I’ve spent a lot of my time thinking about the foundation of law.
Where do we get our laws? Upon what basis are we as human beings justified to make laws and compel other human beings with force to comply?
Is it majority support that makes a law moral and right?
Is it moral and right if it comes from the founding fathers?
The story of Lisa Miller and her daughter brings this question to a head for me.
A Vermont family court judge, William Cohen, dissolved the union and gave custody to Miller and visitation rights to Jenkins. Miller, the biological mother, challenged the arrangement, arguing that her child was being raised evangelical and that exposure to Jenkins would go against their religion. But the supreme courts of Vermont and Virginia denied her appeal to prevent Jenkins, the non-biological mother, from visiting. Â
Some folks are actually willing to accept “gay marriage” or if not that “civil unions” into law because they allegedly will not hurt anyone else.
Lisa Miller had a homosexual relationship with Janet Jenkins. Lisa was artificially inseminated and gave birth to a daughter. Janet Jenkins has not biological connection to the child. Jenkins never adopted the child.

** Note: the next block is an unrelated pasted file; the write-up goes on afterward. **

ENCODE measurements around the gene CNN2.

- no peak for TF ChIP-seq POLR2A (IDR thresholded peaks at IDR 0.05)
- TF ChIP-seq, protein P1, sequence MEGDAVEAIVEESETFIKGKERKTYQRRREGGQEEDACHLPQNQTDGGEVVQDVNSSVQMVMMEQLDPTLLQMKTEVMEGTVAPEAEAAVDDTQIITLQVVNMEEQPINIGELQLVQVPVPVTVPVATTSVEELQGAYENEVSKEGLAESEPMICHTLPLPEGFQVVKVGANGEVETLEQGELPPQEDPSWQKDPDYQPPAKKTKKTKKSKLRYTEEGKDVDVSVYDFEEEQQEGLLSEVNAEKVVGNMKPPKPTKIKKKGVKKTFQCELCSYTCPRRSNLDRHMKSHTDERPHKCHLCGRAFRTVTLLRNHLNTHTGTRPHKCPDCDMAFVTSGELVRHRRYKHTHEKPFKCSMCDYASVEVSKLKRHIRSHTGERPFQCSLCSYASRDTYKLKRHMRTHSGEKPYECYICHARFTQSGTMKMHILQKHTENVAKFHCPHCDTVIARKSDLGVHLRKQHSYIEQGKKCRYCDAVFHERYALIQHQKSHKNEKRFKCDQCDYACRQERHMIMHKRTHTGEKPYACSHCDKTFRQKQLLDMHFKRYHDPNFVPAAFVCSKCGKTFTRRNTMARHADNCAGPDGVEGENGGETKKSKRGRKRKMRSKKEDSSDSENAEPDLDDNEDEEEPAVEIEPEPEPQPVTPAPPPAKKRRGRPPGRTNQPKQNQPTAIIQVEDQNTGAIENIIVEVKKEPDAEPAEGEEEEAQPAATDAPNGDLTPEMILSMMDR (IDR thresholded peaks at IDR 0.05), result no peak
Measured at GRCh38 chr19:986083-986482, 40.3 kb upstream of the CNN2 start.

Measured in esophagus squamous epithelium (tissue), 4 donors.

Lisa Miller found God (or God found her) and she left the lesbian lifestyle to raise her daughter as a Christian.
Now a court in Vermont is saying that she must turn over primary custody of her daughter to Jenkins!
This is a high level of insanity. What can we count on in justice if a judge can make a far out decision such as this?
The foundation of the problem lies in our society’s rejection of God as the foundation of all law. Without an objective external source of law it’s up to us to decide what should be the law!
With the sinful nature saturating the heart of mankind, this is the kind of nonsense that we come up with.
We need God. We need to study His Word. We need to study and understand His Law from the heart. Fallen man cannot do right in law without God. It is the height of arrogance to think that we can.
So, Christian, we had better become more bold in our assertion that we’ve got to learn and have the ways of God in our society, including in civil law.
The middle ground is fast fading away. Choose you this day whom you will serve.